Monday, January 26, 2009

Southern Star Observation Wheel

Looming over the horizon on the CBD's northwestern fringe is Melbourne's newest attraction, the Southern Star Observation Wheel. Our family kept track of the Wheel's construction as we drove along the Tullamarine Freeway on our way to and from the airport during the last year. There is quite a good view of the Wheel from the freeway and our children oohed and ahhed as they saw all the bits and pieces coming together. There hasn't been very much press surrounding the Wheel's construction or announcing it's completion. We just happened to be in the Docklands precinct one Friday night in November when they were holding the official launch for the Wheel.

Even after the launch was held in late November, the Wheel didn't open to the public until the 2oth of December 2008. When we found out it was open, I decided to check to see if I could find more information about it's operating hours and ticket prices online. A brief search led me to their very informative website . All the information you might ever want to know about this glorified Ferris wheel can be found on their page. My personal favourite section of the web page is the "Amazing Facts" section where I found out that the Wheel stands 120m high into the sky or about 40 stories up and it rotates at a speed of 11m per minute. That's just the tip of the iceberg, there is heaps more trivia there and it's probably a good site to visit with the kids before or after you take them on the Wheel. My kids love knowing the details.

After visiting the website and viewing the ticket prices, I was initially put off from visiting. Adult tickets are $29AUD while children are $17AUD. This means a typical family of four (with two adults and two children) would be up for a whopping $92AUD for the 30 minute ride on the Wheel. Both the Handsome Australian and I agreed that the costs were a bit prohibitive and it wasn't something we'd rush to try out. We decided that the next time we had an overseas visitor, we'd take them along to the Wheel and spring for the ride but in the meantime, we'd just admire it from the ground level.

A week or so went by and a family in our neighbourhood went for a ride on the Wheel. When I commented to my neighbour about the extravagant ticket prices, she said the tickets were expensive, but children under 5 years of age are free. This was not something that was clearly noted on their website. Since our children are both under 5, this meant if we chose to go, it would only cost us $58AUD instead of $92AUD. In comparison, it sounded like a bargain.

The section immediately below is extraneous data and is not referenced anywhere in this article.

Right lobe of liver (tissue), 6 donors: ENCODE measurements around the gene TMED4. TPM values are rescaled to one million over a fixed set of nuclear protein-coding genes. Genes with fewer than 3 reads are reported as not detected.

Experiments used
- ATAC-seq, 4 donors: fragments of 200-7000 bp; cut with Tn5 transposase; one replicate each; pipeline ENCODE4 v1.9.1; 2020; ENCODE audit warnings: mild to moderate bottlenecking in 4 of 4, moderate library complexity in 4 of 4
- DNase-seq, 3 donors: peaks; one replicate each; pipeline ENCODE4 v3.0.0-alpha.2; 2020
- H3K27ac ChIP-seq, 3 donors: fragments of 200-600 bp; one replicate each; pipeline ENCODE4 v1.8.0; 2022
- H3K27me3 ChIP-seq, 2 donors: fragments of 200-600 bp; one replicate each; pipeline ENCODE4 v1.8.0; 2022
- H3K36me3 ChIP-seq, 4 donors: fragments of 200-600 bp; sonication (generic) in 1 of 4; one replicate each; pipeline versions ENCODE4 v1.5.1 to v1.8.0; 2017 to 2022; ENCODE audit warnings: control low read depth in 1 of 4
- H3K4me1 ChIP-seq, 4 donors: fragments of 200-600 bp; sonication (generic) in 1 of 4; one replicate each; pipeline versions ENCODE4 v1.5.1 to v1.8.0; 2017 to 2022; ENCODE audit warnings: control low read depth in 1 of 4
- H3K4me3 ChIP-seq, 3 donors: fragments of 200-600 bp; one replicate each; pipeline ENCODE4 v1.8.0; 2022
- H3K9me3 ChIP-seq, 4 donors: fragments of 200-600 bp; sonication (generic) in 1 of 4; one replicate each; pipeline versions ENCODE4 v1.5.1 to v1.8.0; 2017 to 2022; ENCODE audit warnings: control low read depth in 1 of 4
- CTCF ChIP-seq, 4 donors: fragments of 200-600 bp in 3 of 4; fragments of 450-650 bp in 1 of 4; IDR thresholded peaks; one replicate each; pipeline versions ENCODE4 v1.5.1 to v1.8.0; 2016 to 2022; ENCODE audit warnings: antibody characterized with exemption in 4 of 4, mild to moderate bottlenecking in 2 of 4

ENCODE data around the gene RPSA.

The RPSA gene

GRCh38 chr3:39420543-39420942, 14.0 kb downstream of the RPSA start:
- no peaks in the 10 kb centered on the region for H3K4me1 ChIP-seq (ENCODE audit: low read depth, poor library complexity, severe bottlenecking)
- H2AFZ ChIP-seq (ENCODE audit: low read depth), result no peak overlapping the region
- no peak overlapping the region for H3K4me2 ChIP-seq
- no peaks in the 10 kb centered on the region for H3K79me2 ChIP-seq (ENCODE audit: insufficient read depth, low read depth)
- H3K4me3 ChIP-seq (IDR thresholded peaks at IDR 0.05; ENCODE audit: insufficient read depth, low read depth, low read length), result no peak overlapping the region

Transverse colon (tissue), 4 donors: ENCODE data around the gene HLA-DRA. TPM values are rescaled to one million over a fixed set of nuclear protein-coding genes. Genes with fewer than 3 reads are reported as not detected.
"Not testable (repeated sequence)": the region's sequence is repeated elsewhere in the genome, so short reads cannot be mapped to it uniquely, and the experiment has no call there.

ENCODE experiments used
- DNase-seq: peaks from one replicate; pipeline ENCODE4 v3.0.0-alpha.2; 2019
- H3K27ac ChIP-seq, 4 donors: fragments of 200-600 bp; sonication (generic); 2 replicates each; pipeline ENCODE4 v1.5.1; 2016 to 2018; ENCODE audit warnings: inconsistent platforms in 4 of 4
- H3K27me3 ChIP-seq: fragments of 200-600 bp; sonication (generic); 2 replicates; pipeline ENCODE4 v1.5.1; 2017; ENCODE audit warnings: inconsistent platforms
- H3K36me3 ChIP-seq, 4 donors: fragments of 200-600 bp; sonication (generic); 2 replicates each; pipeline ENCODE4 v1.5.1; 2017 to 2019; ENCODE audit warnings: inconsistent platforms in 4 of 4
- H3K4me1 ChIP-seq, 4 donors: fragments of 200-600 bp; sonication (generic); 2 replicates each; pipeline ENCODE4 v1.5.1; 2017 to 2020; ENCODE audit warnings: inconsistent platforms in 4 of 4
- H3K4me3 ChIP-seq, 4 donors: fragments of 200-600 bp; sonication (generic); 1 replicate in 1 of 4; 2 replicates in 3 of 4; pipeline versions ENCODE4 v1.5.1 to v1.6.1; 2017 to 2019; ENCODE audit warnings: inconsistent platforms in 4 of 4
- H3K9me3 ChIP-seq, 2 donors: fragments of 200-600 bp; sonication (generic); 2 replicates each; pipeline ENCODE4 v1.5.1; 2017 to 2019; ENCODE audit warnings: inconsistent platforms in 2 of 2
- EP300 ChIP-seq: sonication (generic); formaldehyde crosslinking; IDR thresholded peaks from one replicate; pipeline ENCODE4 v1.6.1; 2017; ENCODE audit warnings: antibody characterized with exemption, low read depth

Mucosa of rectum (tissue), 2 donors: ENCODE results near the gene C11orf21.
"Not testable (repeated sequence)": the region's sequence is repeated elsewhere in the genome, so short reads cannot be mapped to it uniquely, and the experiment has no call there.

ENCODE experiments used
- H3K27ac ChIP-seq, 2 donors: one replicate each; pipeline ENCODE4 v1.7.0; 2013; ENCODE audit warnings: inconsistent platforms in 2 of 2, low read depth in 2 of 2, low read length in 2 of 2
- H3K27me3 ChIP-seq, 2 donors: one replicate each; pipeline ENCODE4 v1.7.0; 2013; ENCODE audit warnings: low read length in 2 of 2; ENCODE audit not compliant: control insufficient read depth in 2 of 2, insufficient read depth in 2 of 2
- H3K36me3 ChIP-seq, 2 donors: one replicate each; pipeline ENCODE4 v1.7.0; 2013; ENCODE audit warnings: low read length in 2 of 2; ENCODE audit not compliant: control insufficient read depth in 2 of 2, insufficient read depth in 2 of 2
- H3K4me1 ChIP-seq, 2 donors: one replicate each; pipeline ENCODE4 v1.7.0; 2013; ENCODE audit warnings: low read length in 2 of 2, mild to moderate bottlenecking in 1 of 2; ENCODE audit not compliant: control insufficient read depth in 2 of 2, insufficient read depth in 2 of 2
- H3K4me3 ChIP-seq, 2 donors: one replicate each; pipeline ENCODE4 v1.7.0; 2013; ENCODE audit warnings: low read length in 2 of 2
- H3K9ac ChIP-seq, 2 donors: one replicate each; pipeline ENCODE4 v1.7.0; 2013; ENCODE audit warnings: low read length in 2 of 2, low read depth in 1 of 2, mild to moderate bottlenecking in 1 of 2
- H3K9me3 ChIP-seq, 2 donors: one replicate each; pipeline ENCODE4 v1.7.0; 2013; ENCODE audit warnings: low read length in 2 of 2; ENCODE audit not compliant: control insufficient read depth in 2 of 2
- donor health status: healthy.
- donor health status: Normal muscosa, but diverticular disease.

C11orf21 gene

So we loaded our children up in the car one weekend in January and headed down to the Docklands to check out the Wheel from the inside. True to my neighbour's story, children under 5 were free and our tickets were $58AUD. The ticket lines are at the bottom level of the wheel and once purchased, you travel by escalator to the 1st level where you join the queue for the Wheel.

The Wheel itself doesn't actually stop. It keeps moving, but moves at such a slow rate, that passengers simply walk off when their ride is finished and the new passengers walk on. We were there about midday on a Saturday and there were maybe 10-15 people in front of us in the queue so we didn't have to wait long. Each cabin on the wheel holds about 20 people. We asked one of the employees if the Wheel had busier times and she remarked that it tends to get busier around 6pm heading towards dusk and sunset. Which makes sense as I suppose the views would be more colourful then.

When our turn arrived to board the cabin, we were joined by three others giving our cabin 7 passengers total. The man who guided us into the cabin wished us a "Happy Flight!" and then sealed the doors shut.

The cabins themselves are air conditioned and quite spacious. There is a single bench that sits in the middle of the cabin and floor to ceiling glass on all sides making for excellent viewing. It was also quite easy to take photos from the inside of the cabin and we could walk about freely taking in the view from different perspectives.

The views, however, are not really spectacular. There is quite a bit of construction going on in the immediate area around the Wheel and there you simply see a lot of unfinished projects. You can see the City skyline, but it wasn't very impressive in the middle of the day. Perhaps it is better at night with the lights giving it more ambiance, but both the Handsome Australian and I agreed, the Wheel was probably built on the wrong side of the city. We think it would have been better placed on the Eastern/Southeastern side where you might get glimpses of the Yarra River, the MCG, Melbourne Park and a better view of the Dandenong Ranges, etc.